where the writers are
Pablo Neruda's Love Sonnet 43: A Translation

Un signo tuyo busco en todas las otras,
en el brusco, ondulante río de las mujeres,
trenzas, ojos apenas sumergidos,
pies claros que resbalan navegando en la espuma.

De pronto me parece que diviso tus uñas
oblongas, fugitivas, sobrinas de un cerezo,
y otra vez es tu pelo que pasa y me parece
ver arder en el agua tu retrato de hoguera.

Miré, pero ninguna llevaba tu latido,
tu luz, la greda oscura que trajiste del bosque,
ninguna tuvo tus diminutas orejas.

Tú eres total y breve, de todas eres una,
y así contigo voy recorriendo y amando
un ancho Mississippi de estuario femenino. 43.

A sign of you I search in all the others,
in the brusque and undulant river of women . . .
tresses, eyes just barely submerged,
light feet that slide through navigation of the foam.

But quickly then it seems I spot your nails,
oblong and fugitive, the cherry's nieces,
and again its your hair passing, and I believe
I see burning in the water your bonfire portrait.

I looked, but none of them moved to your beat.
None had your light, or the dark clay you brought from the forest.
Not one had your diminutive ears.

You are complete and brief. Of all of them, you are one.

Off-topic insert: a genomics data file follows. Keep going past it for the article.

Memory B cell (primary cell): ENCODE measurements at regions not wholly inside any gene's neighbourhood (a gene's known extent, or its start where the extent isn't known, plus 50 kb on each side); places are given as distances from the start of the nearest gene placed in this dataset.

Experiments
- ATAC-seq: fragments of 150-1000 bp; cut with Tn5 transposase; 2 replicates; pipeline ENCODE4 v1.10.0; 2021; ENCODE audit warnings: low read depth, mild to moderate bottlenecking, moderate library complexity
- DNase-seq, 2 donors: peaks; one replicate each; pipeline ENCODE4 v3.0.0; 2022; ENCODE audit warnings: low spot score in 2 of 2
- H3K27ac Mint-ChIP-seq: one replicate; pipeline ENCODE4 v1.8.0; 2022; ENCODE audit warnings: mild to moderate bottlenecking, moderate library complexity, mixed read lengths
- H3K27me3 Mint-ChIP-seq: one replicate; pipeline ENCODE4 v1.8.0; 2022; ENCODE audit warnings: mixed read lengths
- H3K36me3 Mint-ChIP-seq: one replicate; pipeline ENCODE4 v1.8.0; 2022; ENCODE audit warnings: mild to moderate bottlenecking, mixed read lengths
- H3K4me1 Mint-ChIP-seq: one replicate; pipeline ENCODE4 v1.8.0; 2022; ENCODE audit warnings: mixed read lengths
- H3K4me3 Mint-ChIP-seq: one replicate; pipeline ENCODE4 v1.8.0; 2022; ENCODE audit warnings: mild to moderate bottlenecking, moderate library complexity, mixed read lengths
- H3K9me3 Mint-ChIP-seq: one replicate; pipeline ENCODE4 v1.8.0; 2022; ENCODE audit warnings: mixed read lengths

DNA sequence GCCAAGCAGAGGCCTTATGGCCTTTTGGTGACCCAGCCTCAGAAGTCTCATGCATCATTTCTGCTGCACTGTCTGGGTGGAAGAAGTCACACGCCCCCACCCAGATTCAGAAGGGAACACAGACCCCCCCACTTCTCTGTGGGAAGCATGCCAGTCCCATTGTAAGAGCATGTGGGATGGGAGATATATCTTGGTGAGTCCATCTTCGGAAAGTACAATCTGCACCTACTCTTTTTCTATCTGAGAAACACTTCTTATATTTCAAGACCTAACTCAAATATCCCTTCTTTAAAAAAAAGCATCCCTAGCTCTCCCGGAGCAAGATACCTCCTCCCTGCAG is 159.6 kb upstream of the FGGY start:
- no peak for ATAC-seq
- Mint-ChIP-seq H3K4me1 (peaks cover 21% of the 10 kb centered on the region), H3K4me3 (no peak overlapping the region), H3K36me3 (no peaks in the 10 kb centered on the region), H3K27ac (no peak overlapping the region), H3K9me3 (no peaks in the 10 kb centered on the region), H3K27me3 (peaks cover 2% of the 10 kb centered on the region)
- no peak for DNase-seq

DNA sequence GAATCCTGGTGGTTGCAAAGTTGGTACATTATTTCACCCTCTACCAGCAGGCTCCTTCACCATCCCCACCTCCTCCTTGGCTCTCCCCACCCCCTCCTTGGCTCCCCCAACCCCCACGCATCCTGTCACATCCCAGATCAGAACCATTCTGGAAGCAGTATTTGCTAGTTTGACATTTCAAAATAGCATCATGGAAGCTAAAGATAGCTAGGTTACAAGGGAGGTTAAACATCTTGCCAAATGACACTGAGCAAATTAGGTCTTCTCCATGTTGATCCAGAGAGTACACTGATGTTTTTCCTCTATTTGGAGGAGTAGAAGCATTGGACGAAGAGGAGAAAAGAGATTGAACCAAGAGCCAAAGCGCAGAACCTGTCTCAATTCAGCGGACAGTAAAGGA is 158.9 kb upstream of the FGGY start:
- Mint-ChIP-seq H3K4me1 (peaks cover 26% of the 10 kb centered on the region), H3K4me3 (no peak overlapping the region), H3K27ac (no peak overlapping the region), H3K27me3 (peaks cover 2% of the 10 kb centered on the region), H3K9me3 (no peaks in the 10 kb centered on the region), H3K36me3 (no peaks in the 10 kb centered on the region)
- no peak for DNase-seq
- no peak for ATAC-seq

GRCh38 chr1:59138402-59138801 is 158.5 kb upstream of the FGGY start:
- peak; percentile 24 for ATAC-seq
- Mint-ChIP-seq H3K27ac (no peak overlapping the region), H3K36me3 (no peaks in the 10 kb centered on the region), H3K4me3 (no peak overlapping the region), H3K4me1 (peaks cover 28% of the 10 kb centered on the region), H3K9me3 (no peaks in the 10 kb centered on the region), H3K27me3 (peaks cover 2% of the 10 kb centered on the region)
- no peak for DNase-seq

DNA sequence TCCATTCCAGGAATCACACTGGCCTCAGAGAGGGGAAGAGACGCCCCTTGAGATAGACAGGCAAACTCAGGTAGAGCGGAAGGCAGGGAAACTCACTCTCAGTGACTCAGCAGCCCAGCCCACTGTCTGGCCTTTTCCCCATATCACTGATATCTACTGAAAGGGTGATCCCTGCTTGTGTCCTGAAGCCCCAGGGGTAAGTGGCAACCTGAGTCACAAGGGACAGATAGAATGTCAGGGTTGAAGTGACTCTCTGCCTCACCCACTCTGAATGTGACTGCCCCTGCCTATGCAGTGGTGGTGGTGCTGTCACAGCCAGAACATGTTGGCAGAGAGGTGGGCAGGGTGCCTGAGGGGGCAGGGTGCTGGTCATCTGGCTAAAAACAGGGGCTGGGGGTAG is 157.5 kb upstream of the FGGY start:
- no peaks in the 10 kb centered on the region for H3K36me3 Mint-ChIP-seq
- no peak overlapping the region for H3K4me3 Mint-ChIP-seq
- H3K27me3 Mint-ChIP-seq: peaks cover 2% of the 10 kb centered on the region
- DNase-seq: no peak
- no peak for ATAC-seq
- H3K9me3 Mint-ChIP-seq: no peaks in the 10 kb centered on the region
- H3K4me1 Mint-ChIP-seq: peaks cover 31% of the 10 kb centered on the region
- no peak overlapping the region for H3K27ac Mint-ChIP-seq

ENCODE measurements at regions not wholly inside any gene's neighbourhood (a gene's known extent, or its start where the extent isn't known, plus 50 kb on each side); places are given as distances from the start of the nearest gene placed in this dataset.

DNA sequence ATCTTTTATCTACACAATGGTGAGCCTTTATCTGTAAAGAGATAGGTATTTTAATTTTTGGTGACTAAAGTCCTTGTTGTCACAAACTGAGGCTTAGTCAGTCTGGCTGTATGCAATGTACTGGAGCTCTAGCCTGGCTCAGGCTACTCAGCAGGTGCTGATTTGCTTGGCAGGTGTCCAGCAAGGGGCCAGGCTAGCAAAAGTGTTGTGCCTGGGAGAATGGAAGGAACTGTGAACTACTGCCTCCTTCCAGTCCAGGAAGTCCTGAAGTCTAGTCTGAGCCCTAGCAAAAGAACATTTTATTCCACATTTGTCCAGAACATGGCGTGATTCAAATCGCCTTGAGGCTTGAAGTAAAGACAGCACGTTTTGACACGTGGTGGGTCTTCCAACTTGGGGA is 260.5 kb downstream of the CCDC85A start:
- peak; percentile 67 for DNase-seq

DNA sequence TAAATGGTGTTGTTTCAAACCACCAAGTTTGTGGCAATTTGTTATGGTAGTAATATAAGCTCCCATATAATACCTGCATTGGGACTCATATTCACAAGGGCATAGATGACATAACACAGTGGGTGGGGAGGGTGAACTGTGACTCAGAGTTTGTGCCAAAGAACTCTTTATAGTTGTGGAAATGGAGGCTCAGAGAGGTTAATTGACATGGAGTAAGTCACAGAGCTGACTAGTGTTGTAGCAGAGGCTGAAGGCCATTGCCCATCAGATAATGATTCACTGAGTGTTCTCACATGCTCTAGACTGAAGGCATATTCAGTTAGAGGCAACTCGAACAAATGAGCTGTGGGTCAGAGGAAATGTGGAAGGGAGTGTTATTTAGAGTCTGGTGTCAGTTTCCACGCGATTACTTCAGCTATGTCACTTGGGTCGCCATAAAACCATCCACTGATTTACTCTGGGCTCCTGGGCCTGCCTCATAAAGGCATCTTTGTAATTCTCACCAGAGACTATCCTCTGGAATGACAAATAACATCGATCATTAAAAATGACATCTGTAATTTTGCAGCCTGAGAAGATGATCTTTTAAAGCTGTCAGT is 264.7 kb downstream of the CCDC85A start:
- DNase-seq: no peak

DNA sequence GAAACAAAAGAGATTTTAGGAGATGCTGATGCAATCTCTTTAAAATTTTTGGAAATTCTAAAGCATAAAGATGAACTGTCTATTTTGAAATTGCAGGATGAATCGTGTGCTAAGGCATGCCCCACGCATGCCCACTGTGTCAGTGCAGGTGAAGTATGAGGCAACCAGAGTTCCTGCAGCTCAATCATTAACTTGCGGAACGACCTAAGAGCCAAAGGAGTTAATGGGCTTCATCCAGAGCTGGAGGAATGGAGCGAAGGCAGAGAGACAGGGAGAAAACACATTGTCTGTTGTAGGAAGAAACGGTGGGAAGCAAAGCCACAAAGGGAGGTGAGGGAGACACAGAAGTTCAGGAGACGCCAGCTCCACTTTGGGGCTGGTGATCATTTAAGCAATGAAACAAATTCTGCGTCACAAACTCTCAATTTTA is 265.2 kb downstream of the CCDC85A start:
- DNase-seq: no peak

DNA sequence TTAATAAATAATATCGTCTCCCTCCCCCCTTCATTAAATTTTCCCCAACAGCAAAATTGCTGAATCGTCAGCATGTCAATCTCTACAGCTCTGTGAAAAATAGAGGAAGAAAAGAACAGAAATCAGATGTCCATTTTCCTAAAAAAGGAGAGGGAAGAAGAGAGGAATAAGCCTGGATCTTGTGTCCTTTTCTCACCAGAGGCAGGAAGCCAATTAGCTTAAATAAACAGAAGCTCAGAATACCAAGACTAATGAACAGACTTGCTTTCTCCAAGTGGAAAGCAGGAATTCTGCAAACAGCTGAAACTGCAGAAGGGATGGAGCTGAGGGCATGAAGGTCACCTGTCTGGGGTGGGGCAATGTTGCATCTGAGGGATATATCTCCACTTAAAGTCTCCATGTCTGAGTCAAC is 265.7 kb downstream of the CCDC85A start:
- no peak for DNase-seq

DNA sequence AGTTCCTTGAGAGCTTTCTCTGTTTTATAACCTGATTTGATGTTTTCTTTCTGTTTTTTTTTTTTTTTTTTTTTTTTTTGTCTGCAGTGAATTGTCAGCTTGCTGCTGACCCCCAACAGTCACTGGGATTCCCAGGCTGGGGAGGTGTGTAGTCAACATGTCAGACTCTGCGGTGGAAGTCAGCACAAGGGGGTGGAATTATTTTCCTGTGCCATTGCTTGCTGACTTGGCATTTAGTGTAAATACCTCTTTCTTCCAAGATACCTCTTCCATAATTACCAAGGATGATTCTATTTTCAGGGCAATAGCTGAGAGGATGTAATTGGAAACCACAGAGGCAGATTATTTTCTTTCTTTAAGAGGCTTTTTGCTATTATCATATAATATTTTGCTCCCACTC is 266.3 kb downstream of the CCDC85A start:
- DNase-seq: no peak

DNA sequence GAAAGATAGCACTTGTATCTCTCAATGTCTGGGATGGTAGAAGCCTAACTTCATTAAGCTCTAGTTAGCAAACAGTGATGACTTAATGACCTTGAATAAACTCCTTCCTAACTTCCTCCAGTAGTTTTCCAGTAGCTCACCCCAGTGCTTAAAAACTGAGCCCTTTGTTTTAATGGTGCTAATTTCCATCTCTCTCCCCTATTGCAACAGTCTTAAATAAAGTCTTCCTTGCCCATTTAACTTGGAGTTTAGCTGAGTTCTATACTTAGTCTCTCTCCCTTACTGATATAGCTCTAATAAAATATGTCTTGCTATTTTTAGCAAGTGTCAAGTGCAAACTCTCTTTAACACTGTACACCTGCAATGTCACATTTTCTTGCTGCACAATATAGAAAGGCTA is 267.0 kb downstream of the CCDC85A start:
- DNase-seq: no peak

And so with you I go walking, loving
a broad Mississippi, its feminine estuary.

Translation: Terence Clarke

2 Comment count
Comment Bubble Tip


To be immersed in a......brusque and undulant river of women . . ....

     I think my wife might raise an objection about this, however.   *sigh*



Comment Bubble Tip


Hello Eric: I remember reading an essay by Gore Vidal in which he took writers to task who substitute adjectives for description or metaphor. The plain old adjective, Vidal implied, is just a piece of dead wood that brings no life, no fire to description.  But he also mentioned Henry James's frequent use of a series of adjectives, lined up one after another before the noun, a series in which each adjective is slightly at odds with the one before and the one after, sometimes even in contradiction to the other adjectives in the line. Here is real invention, a moment when adjectives do indeed enhance one's view of the noun.  The contradictions deepen the description. Neruda does this sort of thing too, throughout these poems, and his "brusco, ondulante río de las mujeres". . ."brusque and undulant river of women". . . is one of his dazzlers. Glad you liked it, and thanks for writing. Best,   Terry